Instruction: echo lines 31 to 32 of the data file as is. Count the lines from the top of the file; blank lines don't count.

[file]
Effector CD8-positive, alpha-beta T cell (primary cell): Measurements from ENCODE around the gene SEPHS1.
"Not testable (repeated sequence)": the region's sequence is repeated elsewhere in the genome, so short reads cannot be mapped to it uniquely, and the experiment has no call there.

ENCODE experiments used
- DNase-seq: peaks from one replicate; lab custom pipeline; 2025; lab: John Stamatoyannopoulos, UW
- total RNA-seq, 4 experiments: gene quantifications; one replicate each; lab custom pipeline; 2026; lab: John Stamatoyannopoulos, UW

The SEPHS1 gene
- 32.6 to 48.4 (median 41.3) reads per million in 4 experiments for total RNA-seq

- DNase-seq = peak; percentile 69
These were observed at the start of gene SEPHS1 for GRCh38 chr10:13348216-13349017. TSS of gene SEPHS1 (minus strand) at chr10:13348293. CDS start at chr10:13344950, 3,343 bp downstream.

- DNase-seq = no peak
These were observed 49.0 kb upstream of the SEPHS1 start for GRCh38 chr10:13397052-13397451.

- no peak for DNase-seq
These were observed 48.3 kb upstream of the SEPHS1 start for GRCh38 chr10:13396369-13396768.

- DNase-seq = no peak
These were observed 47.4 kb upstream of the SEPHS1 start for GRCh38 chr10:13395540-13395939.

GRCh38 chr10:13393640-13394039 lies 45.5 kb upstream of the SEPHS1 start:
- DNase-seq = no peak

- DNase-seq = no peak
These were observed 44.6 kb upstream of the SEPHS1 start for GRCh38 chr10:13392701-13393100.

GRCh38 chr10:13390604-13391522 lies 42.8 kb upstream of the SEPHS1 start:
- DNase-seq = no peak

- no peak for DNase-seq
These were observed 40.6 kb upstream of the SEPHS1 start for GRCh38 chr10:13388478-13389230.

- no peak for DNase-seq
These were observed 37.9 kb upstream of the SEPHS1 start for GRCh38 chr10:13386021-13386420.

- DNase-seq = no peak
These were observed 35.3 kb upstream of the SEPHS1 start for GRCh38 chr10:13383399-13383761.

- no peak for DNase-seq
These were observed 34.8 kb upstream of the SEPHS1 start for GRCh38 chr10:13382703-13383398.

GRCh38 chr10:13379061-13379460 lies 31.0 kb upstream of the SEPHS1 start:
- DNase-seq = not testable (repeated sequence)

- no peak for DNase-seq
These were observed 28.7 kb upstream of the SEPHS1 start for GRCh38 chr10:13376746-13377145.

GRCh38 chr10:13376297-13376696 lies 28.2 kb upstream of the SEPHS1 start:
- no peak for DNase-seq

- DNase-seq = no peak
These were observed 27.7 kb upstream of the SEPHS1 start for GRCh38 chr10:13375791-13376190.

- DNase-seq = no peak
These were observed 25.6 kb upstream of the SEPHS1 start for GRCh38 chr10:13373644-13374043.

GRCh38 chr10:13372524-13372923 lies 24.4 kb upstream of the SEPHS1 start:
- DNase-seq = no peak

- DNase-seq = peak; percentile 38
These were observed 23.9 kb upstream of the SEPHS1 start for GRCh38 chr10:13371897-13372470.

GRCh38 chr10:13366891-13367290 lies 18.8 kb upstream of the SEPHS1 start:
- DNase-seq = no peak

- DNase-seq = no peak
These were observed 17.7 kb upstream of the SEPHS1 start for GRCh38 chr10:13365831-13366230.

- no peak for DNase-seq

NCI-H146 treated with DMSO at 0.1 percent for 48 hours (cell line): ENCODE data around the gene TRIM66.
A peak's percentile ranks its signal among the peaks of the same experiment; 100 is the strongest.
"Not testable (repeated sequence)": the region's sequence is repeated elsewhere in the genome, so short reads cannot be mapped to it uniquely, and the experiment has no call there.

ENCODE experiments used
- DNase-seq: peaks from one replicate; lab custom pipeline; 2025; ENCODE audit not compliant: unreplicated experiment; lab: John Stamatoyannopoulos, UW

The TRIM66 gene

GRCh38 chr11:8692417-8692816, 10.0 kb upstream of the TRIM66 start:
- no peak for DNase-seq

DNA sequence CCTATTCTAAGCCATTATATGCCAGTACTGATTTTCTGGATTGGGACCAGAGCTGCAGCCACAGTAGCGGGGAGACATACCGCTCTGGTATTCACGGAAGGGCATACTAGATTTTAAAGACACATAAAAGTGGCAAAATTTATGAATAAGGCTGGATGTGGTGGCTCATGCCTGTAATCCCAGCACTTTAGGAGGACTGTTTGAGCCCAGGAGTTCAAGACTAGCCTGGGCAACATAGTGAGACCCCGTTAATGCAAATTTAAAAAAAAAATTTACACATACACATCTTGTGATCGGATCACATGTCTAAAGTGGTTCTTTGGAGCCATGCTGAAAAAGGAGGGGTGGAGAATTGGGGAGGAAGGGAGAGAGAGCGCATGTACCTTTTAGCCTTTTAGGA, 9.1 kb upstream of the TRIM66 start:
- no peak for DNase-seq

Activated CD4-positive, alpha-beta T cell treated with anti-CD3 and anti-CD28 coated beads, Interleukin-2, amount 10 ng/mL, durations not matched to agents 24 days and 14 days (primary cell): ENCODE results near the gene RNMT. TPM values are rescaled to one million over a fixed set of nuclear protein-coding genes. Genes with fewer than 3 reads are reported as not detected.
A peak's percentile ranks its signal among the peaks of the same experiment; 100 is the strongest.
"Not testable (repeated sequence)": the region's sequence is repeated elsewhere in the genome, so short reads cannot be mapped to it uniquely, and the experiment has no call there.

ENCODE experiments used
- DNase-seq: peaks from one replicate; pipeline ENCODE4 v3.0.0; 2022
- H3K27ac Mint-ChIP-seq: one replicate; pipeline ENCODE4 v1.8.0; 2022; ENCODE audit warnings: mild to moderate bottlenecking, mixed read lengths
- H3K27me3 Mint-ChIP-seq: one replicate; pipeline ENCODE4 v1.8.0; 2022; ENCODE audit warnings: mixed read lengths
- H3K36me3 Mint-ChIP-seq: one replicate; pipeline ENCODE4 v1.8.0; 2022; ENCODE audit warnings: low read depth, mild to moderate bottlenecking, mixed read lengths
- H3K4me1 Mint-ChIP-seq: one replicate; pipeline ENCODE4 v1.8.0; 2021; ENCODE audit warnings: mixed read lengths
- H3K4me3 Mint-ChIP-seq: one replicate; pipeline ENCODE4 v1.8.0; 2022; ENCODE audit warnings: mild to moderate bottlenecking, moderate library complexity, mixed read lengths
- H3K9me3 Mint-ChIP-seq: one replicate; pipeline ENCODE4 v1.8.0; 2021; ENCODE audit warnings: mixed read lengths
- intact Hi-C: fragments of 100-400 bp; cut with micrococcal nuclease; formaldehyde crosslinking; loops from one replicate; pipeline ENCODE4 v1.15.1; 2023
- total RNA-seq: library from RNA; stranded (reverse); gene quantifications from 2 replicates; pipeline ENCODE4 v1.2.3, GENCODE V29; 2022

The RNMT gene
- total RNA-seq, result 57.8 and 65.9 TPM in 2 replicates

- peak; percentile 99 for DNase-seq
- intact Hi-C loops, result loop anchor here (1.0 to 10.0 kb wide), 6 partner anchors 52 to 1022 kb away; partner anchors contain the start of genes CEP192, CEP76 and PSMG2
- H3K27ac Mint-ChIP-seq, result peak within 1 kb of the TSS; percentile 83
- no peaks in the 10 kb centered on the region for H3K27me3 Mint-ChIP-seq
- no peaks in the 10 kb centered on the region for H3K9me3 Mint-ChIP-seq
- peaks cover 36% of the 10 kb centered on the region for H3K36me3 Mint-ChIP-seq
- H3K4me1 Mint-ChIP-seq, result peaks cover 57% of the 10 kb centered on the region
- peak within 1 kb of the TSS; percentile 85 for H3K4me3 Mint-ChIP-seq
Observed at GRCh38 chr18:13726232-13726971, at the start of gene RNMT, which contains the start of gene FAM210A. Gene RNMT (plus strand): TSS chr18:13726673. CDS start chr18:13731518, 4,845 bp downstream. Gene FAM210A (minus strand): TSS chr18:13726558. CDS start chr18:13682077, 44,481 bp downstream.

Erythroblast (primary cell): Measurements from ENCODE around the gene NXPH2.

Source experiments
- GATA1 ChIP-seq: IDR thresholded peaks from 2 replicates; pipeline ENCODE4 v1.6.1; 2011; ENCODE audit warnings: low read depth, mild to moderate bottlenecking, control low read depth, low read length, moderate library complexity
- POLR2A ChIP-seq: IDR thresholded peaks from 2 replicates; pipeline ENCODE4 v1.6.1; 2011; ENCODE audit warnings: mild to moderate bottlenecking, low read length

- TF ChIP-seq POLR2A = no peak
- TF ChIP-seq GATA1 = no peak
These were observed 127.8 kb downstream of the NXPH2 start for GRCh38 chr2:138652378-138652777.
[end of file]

- DNase-seq = not testable (repeated sequence)

- no peak for DNase-seq